Consider regional holidays and seasons to determine promotions and product lines
If you are a brand that is selling physical goods to your customers in the age of e-commerce, logistics are always top of mind. Each country has different logistics rules and regulations in regards to how their e-commerce orders are delivered.
For example when buying from international websites, Brazilian consumers can choose between using the postal service (Correios) or courier service (FedEx, UPS, etc). In Mexico, these providers are different and all incoming packages under-go intense compliance and customs inspections.
Generally, Latin Americans are used to long delivery times, with the package delivery typically taking between 1-2 weeks to arrive at their doorstep, little to no tracking information, and extra costs. Brands that can alleviate and deliver above the industry standards will be positioned well in the region.
Logistics in Brazil
Logistics in Colombia
Logistics in Mexico
For brands that are selling digital goods and subscription based products, logistics has a different meaning from the traditional sense. How are you delivering the product once checkout is complete? What is the defined cadence of billing?
It is usual for Latin Americans to love leveraging payment options, like installments that break-up the total cost of a good or service. At the same time, convenience should be a priority with recurring billing and automatic payments being an option for all your Latin American consumers. You can learn more about subscription and digital goods logistics here.
What will happen with logistics companies after CODIV-19? Listen to a little chat with Nabil Malouli, VP of DHL on this week’s LABS podcast:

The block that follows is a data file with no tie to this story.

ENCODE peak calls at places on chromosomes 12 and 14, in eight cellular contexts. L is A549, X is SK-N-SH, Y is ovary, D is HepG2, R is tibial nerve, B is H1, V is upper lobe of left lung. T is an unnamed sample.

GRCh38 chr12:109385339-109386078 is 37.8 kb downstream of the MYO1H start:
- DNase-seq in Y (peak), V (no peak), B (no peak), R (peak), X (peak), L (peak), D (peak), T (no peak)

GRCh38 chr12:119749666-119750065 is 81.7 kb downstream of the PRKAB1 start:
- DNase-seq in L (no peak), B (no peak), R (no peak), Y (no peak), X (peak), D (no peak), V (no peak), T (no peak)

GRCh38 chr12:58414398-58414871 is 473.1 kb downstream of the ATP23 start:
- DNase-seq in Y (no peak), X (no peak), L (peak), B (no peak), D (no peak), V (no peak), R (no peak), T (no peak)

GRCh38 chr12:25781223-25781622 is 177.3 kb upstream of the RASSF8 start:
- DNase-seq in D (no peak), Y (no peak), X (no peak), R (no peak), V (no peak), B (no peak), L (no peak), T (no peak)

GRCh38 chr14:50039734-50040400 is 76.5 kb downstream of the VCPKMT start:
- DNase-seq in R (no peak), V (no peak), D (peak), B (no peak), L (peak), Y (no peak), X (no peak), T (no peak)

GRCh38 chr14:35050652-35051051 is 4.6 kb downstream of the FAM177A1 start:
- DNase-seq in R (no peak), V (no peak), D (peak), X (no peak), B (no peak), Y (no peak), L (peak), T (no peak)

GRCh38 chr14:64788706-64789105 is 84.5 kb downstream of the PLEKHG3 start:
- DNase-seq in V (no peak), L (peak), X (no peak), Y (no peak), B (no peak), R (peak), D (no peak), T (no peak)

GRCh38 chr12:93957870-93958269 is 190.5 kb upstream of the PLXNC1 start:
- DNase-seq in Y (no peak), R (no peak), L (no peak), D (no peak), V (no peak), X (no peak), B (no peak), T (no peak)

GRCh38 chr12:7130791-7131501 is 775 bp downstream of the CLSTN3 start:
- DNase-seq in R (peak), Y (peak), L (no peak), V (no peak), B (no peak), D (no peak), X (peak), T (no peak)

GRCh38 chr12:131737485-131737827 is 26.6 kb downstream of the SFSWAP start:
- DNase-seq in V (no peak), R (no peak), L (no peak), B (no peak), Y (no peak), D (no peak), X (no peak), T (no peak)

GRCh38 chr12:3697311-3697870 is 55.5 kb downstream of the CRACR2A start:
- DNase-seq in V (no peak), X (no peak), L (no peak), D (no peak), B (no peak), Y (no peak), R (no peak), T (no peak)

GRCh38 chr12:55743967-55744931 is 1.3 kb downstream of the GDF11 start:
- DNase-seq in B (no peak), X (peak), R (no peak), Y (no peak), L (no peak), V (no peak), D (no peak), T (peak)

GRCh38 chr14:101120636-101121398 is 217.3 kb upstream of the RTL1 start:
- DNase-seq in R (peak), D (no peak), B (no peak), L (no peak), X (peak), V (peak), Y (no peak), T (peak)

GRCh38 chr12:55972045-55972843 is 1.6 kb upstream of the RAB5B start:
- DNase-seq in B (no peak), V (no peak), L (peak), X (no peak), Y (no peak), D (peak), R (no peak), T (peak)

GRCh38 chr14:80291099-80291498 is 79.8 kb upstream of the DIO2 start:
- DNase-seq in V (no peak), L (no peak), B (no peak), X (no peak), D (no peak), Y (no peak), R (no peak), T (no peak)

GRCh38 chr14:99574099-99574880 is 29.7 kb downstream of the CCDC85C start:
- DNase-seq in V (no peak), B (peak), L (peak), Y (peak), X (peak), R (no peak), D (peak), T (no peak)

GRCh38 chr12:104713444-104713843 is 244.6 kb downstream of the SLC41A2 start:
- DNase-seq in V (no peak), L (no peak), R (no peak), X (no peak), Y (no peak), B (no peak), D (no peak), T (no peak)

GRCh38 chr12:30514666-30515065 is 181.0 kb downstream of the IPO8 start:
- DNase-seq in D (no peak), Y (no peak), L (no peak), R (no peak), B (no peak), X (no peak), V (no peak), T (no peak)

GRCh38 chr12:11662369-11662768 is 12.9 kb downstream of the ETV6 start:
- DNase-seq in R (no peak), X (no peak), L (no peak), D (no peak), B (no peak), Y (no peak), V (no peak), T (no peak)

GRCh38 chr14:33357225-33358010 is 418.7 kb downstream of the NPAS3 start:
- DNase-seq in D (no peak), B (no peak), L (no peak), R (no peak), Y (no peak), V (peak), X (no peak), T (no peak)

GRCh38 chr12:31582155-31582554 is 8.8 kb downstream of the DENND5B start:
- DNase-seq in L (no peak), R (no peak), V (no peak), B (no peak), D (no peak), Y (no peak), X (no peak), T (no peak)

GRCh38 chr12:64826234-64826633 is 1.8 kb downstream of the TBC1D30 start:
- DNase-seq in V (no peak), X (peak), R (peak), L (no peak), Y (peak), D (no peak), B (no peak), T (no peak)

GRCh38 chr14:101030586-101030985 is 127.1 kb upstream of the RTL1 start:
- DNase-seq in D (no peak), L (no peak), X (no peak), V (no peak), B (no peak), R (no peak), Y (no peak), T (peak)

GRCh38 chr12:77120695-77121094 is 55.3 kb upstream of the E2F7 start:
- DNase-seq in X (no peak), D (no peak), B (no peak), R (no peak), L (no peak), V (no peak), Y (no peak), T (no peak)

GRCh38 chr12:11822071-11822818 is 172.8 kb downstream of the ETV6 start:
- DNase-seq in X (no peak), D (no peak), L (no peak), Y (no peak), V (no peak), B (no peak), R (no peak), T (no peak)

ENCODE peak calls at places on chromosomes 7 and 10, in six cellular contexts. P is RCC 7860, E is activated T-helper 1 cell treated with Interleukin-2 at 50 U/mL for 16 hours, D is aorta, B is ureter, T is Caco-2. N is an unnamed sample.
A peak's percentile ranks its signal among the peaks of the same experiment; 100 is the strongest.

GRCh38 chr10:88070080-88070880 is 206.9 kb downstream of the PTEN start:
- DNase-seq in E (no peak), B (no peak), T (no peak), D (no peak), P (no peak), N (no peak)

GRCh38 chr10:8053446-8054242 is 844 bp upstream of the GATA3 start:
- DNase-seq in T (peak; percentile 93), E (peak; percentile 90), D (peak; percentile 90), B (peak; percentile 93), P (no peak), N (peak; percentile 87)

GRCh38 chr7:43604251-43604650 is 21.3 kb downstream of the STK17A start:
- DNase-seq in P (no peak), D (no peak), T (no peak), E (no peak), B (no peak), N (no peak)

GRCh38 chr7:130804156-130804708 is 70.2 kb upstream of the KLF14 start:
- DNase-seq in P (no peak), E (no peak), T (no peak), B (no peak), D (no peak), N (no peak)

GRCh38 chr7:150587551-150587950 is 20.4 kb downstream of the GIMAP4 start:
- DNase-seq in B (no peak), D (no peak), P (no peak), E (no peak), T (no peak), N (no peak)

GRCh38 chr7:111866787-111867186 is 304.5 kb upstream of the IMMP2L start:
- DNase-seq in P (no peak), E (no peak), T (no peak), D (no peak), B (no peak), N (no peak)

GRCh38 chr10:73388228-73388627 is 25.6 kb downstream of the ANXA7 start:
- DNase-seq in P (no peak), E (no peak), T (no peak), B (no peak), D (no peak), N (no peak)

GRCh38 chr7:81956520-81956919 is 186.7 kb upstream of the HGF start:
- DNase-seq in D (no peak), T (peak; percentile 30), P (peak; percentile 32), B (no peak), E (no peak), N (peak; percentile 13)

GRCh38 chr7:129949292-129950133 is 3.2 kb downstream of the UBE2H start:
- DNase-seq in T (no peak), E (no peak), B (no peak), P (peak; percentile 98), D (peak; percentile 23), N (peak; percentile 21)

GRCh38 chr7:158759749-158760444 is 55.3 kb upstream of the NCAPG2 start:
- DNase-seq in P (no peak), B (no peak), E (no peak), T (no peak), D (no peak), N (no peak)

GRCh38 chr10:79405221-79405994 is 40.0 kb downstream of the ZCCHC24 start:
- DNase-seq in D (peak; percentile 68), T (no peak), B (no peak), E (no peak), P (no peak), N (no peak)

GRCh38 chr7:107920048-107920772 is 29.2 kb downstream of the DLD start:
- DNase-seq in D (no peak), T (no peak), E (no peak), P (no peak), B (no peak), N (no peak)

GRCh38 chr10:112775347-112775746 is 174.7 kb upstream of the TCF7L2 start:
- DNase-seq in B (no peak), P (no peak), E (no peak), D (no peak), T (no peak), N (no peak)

Leveraging a partner
Operating via a local intermediator that understands the market and has partner connections can make all the components of expansion and growth smoother for international companies. This partner can be as simple as building an ongoing relationship with a market analyst, hiring a team in each region, or leveraging a holistic technology and payment partner to manage the logistics and checkout experiences of the region. Having this branch of expertise can help to both enrich and execute your strategy without the need to completely open a local entity or exhaust the bandwidth of your strategy and marketing teams.
With a disruptive business model that allows Latin American consumers to make international purchases, EBANX removes the barriers for global companies to succeed in Latin America by supporting them with all the payment processing resources required for a business expansion.
The biggest LatAm strategy mistakes
There are many facets that are involved in a successful Latin America expansion or growth strategy for your business. One of the biggest mistakes global companies are making includes entering the region using the same business model as other regions.
In a study with IPSOS on US brands that currently sell to Latin America, over 41% of brands say their LatAm performance is slight or largely off track with their expectations. More so, 52% said that building stronger brand awareness, while 51% offering more payment methods and providing a more localized approach would make them more successful in the region.
Building a solid strategy for business growth in Latin America isn’t rocket science. Considering the factors above and how you can address the intricacies of each market can be the difference between a strategy that thrives, and one that falls flat.
Questions surrounding payments, market insights, and best practices for localizing in Latin America? EBANX is always here to help. Feel free to get in touch with one of our Latin America market expansion specialists here.